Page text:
Dust and Deception

SYNOPSIS: The public is not aware of how the Bush administration has screwed over New York City since September 11th -- aside from the photo-ops, that is

Last week a quietly scathing report by the inspector general of the Environmental Protection Agency confirmed what some have long suspected: in the aftermath of the World Trade Center's collapse, the agency systematically misled New Yorkers about the risks the resulting air pollution posed to their health. And it did so under pressure from the White House.

The Bush administration has misled the public on many issues, from the budget outlook to the Iraqi threat. But this particular deception seems, at first sight, not just callous but gratuitous. It's only when you look back at budget politics in 2001 that you see the method in the administration's mendacity.

A draft E.P.A. report released last December conceded that 9/11 had led to huge emissions of pollutants. In particular, releases of dioxins which are carcinogens and can also damage the nervous system and cause birth defects created "likely the highest ambient concentrations that have ever been reported," up to 1,500 times normal levels. But the report concluded that because the outdoor air cleared after a couple of months, little harm had been done.

In fact, the main danger comes from toxic dust that seeped into buildings and remains in carpets, furniture and air ducts. According to a recent report in Salon, businesses that did environmental assessments of their own premises found alarming levels not just of dioxins but also of asbestos and other dangerous pollutants. So the most shocking revelation from the new report is that under White House direction, the E.P.A. suppressed warnings about indoor pollution. Scattered evidence suggests that as a result, hundreds of cleaning workers and thousands of residents may be suffering chronic health problems.

Why was crucial information withheld from the public? The report mentions "the desire to reopen Wall Street and national security concerns." Maybe though the national security benefits of failing to remove toxic dust escape me. I suspect that there was another reason: budget politics.

Immediately after 9/11 there was a great national outpouring of sympathy for New York, and a natural inclination to provide generous help. President Bush quickly promised $20 billion, and everyone expected the federal government to assume the burden of additional security. Yet hard-line Republicans never wanted to help the stricken city. Indeed, according to an article by Michael Tomasky in New York magazine, Senators Phil Gramm and Don Nickles attempted to slash aid to New York within hours of Mr. Bush's promise.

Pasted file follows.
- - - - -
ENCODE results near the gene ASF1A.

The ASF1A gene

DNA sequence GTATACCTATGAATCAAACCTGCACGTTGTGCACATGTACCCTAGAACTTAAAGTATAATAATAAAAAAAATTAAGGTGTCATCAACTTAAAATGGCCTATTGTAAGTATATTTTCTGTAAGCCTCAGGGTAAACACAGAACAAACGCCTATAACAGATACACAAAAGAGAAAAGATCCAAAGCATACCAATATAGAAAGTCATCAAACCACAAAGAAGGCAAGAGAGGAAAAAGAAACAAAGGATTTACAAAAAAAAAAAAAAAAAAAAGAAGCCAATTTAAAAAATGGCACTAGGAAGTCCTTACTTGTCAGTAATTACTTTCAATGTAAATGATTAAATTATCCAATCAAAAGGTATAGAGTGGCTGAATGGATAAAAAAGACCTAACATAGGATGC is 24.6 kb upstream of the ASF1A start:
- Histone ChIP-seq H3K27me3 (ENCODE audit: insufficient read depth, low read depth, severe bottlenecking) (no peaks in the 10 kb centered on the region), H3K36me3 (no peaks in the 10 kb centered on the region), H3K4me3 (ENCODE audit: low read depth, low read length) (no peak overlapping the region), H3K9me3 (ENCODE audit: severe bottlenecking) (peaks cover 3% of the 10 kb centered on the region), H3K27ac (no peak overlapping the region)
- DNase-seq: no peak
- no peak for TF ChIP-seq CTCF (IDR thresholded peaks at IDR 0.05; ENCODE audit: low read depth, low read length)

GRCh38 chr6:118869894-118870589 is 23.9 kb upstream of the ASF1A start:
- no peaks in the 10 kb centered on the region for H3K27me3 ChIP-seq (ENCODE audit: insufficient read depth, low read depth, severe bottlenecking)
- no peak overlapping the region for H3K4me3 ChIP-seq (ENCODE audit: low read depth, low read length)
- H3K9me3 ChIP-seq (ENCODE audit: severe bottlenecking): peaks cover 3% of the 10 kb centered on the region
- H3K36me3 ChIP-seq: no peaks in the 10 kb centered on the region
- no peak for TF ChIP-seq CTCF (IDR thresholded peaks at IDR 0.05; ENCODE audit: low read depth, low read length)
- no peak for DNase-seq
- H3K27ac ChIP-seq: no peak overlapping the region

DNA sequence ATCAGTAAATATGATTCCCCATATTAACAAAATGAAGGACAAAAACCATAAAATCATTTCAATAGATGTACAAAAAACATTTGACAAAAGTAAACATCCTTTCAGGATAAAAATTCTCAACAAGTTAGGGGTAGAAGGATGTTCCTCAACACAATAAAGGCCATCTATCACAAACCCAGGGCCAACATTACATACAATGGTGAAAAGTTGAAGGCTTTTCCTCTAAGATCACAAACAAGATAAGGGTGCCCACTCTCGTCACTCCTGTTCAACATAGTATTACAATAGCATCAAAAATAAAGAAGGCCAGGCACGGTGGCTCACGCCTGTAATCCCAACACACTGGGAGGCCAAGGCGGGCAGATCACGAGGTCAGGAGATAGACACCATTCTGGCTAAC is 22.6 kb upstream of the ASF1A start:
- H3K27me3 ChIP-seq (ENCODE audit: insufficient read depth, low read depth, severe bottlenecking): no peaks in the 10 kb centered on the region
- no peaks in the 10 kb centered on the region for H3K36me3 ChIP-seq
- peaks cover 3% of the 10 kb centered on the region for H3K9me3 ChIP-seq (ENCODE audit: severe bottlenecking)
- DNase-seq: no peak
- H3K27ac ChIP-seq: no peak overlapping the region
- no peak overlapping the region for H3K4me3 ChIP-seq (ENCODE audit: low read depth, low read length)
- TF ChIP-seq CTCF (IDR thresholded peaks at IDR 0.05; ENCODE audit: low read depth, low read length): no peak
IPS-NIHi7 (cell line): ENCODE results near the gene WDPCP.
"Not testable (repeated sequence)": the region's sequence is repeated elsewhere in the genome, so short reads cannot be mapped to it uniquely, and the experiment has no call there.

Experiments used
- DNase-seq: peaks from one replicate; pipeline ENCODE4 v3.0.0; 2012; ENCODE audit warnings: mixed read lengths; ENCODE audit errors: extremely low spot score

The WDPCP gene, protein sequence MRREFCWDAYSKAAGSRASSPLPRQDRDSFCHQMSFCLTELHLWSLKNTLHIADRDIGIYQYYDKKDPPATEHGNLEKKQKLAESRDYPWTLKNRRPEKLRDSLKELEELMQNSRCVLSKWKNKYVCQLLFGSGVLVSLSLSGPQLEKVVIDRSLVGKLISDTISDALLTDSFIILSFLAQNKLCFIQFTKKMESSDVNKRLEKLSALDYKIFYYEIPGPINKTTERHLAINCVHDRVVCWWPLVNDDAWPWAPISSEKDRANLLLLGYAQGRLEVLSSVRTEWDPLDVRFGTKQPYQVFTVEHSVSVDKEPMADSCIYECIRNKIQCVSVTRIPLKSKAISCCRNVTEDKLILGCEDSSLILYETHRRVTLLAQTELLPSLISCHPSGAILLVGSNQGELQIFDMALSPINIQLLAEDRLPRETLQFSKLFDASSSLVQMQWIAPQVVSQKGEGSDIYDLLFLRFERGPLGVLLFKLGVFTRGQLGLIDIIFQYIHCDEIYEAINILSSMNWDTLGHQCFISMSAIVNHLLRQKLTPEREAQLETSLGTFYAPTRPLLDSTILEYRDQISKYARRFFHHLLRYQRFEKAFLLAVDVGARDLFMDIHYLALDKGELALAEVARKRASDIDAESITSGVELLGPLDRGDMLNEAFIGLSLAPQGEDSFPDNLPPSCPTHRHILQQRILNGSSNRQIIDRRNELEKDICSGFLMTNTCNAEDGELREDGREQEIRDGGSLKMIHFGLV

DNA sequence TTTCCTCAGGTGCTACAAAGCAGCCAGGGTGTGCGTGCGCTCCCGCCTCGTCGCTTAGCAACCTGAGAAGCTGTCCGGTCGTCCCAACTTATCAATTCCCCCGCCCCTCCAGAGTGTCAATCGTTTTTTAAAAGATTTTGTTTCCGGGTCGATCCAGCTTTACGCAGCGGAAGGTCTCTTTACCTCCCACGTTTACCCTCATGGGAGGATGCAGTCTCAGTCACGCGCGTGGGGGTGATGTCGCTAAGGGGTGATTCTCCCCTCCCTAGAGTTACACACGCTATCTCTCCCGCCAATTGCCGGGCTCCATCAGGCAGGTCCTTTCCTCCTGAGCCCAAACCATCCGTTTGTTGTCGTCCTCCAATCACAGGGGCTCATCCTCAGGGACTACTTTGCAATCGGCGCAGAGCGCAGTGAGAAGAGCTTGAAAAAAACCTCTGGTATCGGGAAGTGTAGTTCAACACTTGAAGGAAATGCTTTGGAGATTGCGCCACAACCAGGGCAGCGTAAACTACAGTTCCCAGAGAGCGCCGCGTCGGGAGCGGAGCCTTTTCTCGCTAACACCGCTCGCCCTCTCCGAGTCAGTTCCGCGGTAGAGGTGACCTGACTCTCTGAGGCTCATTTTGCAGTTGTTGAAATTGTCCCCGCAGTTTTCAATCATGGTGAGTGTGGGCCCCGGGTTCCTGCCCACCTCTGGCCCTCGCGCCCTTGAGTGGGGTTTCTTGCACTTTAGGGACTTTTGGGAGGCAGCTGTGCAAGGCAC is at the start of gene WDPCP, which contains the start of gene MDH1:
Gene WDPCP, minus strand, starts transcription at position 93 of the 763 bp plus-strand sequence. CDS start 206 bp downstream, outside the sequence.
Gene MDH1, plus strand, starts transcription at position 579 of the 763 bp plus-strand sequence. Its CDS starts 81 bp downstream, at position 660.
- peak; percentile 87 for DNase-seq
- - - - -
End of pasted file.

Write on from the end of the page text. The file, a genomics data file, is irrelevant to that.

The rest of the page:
Matters were patched up sufficiently so Mr. Bush could make his triumphant appearance at ground zero the next day. But then the backtracking began. By February 2002, only a fraction of the promised funds had been allocated and Mitch Daniels, the White House budget director, accused New York's lawmakers of playing "money-grubbing games."

Why this stinginess? A source told Mr. Tomasky that "Gramm just doesn't like spending money. And Nickles . . . he's just anti-New York." That sums it up: even after 9/11, hard-line conservatives opposed any spending, no matter how justified, that wasn't on weapons or farm subsidies, while some people from America's "red states" just hate big-city folk.

What does all this have to do with toxic dust? Think how much harder it would have been to stiff New York if the public had understood the extent to which Lower Manhattan had become a hazardous waste site. I can't prove that was what administration officials were thinking, but otherwise their efforts to play down the risks seem incomprehensible.

In the end, New York seems to have gotten its $20 billion barely. As for the additional help everyone expected: don't get me started. There wasn't a penny of federal aid for "first responders" like those firefighters and police officers who cheered Mr. Bush at ground zero until a few months ago, and much of it went to sparsely populated states. The federal government spends much more protecting the average resident of Wyoming from terrorists than it spends protecting the average resident of New York City.

All in all, the people running Washington, while eager to invoke 9/11 on behalf of whatever they feel like doing, have treated the city that bore the brunt of the actual attack very shabbily. In September 2004 the Republicans will hold their nominating convention in New York. Will New Yorkers take the occasion to remind them about how the city was lied to and shortchanged?

Originally published in The New York Times, 8.26.03